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The mutant prevention concentration (MPC) offers a novel approach for the treatment of infectious diseases31. Essentially, the MPC-approach favours a dose selection that not only aims at clinical cure but also at reducing selection of bacterial resistance.

Bacterial populations naturally contain resistant variants (mutants). The minimum inhibitory concentration (MIC) of an antimicrobial defines the susceptibility of a bacterial isolate, while the mutant prevention concentration (MPC) determines the drug concentration needed to inhibit the least susceptible first step resistant mutant that can develop from this isolate.

The mutant selection window (MSW) is the drug concentration range between the MIC and the MPC. When drug concentrations are below the MIC, there is no selective pressure for the bacterial population, and at drug concentrations above the MPC, the entire bacterial population including resistant variants is inhibited. Thus, no resistant mutants will be selected in either situation. However, if drug concentrations fall into the MSW for prolonged times, resistant mutants are likely to develop.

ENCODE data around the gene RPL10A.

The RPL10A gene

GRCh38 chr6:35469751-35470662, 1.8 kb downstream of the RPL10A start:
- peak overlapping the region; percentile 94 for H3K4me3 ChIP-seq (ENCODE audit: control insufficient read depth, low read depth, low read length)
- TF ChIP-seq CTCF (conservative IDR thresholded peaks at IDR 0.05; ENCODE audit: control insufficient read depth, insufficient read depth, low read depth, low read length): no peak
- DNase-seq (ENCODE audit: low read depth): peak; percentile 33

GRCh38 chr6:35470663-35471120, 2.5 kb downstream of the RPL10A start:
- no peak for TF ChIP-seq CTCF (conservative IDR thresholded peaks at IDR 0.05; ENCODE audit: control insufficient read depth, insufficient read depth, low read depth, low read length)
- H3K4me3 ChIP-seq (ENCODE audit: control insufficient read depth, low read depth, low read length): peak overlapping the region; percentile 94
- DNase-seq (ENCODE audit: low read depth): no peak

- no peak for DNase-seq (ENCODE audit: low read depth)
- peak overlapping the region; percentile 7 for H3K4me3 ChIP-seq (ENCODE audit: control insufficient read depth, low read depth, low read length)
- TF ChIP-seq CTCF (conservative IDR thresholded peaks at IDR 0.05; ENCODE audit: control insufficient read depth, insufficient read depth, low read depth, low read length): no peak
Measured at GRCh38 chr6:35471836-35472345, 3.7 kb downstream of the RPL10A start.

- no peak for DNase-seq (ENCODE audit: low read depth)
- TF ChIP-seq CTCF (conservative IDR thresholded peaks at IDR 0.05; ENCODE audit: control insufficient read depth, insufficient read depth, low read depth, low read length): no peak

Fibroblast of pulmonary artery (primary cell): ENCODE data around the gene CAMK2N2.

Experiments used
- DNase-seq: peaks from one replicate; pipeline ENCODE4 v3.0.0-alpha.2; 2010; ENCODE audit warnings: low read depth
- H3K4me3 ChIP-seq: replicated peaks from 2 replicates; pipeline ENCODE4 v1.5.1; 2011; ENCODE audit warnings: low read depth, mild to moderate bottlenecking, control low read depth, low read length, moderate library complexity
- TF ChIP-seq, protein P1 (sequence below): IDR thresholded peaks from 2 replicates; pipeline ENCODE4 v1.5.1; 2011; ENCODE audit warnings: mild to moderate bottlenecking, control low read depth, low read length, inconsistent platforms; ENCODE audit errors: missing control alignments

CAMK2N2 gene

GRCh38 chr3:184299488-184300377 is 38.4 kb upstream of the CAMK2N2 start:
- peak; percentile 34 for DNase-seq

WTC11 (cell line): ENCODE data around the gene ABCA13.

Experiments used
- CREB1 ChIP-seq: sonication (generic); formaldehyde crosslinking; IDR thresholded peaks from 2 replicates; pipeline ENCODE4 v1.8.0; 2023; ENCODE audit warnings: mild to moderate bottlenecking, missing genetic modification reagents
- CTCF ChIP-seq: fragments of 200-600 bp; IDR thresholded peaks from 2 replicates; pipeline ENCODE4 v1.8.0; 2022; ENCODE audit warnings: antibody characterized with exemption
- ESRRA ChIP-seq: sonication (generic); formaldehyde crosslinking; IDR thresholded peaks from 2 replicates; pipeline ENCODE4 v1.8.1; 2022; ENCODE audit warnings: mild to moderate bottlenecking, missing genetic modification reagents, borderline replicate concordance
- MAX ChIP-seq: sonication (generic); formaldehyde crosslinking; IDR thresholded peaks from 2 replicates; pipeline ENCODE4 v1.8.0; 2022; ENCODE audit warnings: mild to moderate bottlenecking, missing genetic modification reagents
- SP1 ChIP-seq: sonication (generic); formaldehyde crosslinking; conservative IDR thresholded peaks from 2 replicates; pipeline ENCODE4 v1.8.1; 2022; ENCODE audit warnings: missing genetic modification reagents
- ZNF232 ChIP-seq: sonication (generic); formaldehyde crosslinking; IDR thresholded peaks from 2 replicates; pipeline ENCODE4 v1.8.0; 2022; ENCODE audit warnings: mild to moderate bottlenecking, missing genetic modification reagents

Mutant Prevention Concentration (MPC) and Mutant Selection Window (MSW)32

In the treatment of bacterial infections, concentrations above the MPC at the site of infection can prevent selection of resistant mutants. However, current dosing recommendations focus on the MIC or multiples of the MIC rather than MPC. Since prior strategies have failed to slow the progression of bacterial resistance to antimicrobials, novel approaches for dealing with resistance are required.

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